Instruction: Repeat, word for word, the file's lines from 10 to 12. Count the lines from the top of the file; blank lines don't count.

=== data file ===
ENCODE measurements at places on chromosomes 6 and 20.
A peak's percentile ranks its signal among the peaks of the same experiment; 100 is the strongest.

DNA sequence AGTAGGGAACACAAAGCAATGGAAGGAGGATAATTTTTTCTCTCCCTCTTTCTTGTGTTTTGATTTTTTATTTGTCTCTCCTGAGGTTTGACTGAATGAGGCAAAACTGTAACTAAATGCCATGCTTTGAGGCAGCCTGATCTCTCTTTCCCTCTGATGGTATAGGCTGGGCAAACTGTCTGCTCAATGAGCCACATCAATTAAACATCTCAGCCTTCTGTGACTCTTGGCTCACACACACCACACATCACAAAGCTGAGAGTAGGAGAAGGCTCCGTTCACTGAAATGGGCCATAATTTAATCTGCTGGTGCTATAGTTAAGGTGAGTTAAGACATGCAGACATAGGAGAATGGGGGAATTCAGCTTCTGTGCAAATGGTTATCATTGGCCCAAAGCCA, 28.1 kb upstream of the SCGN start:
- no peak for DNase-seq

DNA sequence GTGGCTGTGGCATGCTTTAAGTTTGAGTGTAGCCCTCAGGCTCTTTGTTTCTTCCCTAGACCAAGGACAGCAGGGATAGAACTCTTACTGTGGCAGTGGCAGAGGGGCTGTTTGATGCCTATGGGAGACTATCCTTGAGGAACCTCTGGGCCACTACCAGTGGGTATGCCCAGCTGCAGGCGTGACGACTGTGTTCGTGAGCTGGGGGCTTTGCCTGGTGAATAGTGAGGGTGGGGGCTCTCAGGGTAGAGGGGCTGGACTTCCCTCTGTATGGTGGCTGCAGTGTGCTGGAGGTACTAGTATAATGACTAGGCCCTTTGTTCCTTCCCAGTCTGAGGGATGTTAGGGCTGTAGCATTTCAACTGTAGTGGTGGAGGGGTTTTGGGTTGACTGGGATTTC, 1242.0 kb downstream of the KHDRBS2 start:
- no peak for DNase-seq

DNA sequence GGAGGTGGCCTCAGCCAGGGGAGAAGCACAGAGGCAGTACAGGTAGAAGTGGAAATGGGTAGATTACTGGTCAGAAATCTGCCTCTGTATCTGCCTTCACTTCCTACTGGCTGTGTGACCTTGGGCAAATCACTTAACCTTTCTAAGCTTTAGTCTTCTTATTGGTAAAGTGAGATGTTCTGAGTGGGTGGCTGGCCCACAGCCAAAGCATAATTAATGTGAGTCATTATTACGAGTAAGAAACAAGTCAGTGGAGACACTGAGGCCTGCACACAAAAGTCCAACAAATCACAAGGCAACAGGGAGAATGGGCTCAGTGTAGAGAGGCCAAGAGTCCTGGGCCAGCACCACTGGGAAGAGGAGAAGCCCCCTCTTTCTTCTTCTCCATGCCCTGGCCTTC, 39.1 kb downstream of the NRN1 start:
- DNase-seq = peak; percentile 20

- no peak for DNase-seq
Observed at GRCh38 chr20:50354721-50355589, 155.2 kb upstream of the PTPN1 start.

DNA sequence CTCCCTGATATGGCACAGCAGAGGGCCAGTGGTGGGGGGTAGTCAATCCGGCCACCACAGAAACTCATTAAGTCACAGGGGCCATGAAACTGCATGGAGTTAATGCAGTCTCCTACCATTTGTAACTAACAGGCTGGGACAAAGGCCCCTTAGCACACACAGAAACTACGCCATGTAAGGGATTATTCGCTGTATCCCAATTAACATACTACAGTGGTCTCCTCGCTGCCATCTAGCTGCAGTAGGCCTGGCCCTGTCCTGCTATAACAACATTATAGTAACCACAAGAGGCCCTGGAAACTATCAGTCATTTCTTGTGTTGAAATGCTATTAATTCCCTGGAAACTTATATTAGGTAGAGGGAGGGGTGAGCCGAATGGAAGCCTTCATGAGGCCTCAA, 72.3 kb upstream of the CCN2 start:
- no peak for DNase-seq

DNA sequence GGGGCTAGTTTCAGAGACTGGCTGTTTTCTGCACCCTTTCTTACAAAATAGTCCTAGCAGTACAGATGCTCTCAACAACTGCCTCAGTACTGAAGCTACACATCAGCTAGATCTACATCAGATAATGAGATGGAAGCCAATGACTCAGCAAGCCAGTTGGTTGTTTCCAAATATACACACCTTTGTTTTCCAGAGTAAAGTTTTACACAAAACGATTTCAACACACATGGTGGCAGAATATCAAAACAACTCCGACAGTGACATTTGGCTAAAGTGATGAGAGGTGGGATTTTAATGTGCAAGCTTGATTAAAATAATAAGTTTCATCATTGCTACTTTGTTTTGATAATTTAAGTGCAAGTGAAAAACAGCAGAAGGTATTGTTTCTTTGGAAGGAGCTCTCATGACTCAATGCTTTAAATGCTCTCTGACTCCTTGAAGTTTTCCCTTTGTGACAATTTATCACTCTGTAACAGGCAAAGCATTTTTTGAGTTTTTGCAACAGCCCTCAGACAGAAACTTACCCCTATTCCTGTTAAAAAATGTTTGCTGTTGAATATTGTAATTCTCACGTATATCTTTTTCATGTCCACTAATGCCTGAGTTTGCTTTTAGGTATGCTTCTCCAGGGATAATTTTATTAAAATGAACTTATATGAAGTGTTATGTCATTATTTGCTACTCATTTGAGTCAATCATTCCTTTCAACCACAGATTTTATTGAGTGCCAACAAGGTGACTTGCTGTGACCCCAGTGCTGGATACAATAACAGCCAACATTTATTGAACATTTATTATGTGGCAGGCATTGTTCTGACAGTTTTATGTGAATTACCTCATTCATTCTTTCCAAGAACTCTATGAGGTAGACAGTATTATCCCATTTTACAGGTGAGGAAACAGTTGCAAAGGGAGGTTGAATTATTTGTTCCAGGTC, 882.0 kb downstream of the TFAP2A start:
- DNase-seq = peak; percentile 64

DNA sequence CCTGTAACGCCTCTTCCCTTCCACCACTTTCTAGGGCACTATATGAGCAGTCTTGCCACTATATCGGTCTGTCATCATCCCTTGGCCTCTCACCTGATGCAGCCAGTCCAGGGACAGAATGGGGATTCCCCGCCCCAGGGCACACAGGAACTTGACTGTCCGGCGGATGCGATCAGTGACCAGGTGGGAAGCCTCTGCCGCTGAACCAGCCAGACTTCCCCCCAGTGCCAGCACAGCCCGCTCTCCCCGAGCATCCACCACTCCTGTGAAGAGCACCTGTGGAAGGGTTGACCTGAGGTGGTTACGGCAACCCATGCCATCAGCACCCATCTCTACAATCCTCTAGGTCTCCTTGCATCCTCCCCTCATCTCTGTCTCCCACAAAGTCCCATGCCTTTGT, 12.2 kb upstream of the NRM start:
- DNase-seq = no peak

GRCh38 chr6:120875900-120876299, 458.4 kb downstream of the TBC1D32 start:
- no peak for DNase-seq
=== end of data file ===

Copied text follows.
Observed at GRCh38 chr20:50354721-50355589, 155.2 kb upstream of the PTPN1 start.

DNA sequence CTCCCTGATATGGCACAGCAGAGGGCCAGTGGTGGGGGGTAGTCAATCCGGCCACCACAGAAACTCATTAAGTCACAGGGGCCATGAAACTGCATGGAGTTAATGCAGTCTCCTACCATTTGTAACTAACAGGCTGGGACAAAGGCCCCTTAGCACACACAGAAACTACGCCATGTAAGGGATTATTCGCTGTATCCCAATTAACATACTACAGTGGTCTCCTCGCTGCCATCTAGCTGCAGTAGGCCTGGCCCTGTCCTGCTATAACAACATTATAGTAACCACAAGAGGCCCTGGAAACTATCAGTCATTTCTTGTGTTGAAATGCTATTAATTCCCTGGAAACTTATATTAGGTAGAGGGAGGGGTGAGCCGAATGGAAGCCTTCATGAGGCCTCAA, 72.3 kb upstream of the CCN2 start:
- no peak for DNase-seq